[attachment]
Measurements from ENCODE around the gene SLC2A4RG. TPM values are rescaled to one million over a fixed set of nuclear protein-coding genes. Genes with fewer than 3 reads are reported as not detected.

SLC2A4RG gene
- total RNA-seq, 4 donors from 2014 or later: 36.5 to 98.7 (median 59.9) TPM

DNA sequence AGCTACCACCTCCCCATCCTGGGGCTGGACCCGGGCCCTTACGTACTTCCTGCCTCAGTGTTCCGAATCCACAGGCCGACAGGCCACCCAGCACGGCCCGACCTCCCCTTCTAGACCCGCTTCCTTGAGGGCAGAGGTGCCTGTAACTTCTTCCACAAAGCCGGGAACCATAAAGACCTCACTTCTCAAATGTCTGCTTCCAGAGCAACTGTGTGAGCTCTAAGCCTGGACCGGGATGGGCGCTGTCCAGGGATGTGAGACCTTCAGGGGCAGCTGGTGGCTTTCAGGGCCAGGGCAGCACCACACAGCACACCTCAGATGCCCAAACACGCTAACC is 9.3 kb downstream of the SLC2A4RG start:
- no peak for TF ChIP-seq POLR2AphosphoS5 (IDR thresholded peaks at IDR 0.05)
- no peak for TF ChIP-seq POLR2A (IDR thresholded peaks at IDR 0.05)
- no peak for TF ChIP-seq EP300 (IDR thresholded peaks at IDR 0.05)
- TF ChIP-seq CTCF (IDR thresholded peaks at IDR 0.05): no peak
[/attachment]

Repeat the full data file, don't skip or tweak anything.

Measurements from ENCODE around the gene SLC2A4RG. TPM values are rescaled to one million over a fixed set of nuclear protein-coding genes. Genes with fewer than 3 reads are reported as not detected.

SLC2A4RG gene
- total RNA-seq, 4 donors from 2014 or later: 36.5 to 98.7 (median 59.9) TPM

DNA sequence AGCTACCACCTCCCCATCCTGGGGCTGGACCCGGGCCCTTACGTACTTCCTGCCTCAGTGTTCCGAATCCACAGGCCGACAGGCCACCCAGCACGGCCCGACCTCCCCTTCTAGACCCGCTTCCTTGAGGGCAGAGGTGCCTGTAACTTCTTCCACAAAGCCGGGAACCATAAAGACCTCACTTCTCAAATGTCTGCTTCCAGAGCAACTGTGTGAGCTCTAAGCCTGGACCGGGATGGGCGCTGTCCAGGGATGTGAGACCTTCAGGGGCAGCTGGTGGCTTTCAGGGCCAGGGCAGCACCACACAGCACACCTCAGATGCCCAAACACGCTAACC is 9.3 kb downstream of the SLC2A4RG start:
- no peak for TF ChIP-seq POLR2AphosphoS5 (IDR thresholded peaks at IDR 0.05)
- no peak for TF ChIP-seq POLR2A (IDR thresholded peaks at IDR 0.05)
- no peak for TF ChIP-seq EP300 (IDR thresholded peaks at IDR 0.05)
- TF ChIP-seq CTCF (IDR thresholded peaks at IDR 0.05): no peak